Whether you want to try something new at home, or you’re looking for recommendations in Japan over winter, Nabemono is one dish that is certainly worth trying.
So what is Nabemono? Nabemono is a Japanese hotpot dish served with vegetables and meat. Nabemono can be cooked in a large pot, or fondue style in smaller pots at each table. Nabemono dishes are really simple and consist of a mixture of meat, fresh vegetables, seafood, tofu, and seasonal ingredients cooked in a bubbling soup broth.
Nabemono is a compound word with nabe meaning cooking pot and mono meaning stuff. Simply put nabemono is just food in a pot.
The winter months can be long and hard, this lovingly created dish is the perfect remedy to that. Learn more about this heart (and body) warming dish to prepare for winter.
Here’s my guide on: Making Nabemono At Home.
How Do You Make Nabemono?
Making this couldn’t be similar. The name really gives it away. Nabemono is a compound word with nabe meaning cooking pot and mono meaning stuff. Simply put nabemono is just food in a pot.
There’s nothing more wholesome than on a rainy winter’s day in Japan than coming home to a bowl of nabemono. This wintertime favorite is a staple in the home and restaurants throughout the country.
It is quick and easy to put together and incredibly filling. Full of fresh food, this is a nourishing meal that’s perfect for the cold weather.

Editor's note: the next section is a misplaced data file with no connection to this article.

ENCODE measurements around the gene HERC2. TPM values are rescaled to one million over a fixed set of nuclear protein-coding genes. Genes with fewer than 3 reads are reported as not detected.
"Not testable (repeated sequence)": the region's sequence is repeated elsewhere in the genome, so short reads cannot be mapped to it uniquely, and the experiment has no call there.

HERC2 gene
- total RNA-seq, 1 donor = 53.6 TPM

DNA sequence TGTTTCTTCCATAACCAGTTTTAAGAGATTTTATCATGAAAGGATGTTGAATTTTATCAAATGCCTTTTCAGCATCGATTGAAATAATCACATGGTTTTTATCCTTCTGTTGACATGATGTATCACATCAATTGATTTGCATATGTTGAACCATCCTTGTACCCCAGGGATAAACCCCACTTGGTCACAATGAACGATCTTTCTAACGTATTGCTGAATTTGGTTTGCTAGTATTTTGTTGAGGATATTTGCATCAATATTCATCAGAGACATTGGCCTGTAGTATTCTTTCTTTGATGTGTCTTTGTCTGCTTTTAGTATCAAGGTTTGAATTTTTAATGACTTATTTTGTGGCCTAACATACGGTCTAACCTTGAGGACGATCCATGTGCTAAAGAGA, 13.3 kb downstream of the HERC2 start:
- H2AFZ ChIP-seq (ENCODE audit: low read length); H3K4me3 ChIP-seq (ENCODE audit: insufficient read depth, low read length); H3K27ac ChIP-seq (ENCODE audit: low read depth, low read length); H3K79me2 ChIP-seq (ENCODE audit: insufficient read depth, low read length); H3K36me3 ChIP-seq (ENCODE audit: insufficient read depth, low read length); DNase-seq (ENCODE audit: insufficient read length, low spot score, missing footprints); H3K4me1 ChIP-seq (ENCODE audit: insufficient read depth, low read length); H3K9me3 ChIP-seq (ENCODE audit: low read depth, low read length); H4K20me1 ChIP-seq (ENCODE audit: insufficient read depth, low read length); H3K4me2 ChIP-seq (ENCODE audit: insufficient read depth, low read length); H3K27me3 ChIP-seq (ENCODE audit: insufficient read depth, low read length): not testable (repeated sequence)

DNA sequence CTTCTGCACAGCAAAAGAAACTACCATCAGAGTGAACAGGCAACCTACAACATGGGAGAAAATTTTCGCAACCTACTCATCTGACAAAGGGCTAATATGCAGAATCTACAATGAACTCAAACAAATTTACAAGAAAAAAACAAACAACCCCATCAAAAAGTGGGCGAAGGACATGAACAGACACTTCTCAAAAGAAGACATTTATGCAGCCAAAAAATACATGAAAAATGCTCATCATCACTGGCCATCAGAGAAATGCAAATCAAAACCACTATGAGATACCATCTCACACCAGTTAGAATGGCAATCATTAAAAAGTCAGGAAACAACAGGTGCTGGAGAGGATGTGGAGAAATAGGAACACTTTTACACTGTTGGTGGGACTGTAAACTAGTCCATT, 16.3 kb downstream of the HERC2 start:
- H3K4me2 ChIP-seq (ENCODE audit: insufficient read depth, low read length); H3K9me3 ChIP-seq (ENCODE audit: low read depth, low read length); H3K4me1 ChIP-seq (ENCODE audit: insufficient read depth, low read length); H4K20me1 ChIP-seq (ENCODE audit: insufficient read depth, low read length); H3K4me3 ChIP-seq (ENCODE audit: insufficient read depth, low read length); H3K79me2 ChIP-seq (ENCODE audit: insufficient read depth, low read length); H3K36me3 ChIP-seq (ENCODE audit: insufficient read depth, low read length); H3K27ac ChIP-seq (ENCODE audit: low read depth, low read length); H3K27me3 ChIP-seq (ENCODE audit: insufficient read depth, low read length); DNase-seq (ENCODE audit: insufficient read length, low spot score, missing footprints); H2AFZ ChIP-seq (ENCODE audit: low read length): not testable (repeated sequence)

To make nabemono you need to consider the tools you are using. Traditionally nabemono would be made at the table with family or guests. To facilitate this a portable gas or electric stove would be used.
It’s not compulsory that it be made at the table but in Japan, they treat eating as an experience to be enjoyed. If it can include the cooking, then it will!
When considering the cooking pot, the donabe pot is favored for cooking nabemono. This is a thick ceramic bowl which means it’s perfect for retaining heat. The donabe pot was specifically designed as a cooking pot, so it is perfect for the job.
Nabemono would be eaten with chopsticks, as is customary in Japan. Chopsticks are used to eat all of the solid foods before you lift the bowl to drink the remaining soup.
You can have a wide variety of ingredients for your nabemono. Fish, seafood, meat, vegetables – all fresh. You can also add noodles, mushrooms, tofu, whatever is in the fridge.
Be careful to cook in the appropriate order. The first things that should go in are the items that will inform the flavor of the broth. Think meat and fish.
Following on, put in the ingredients that take longer to cook through, potatoes or carrots. Then you can add in items that will soak up the flavors and finally any thin meats or vegetables.
Of course, if you want seconds or even thirds more food can be added to the pot. Before adding new ingredients make sure the previous batch has been claimed.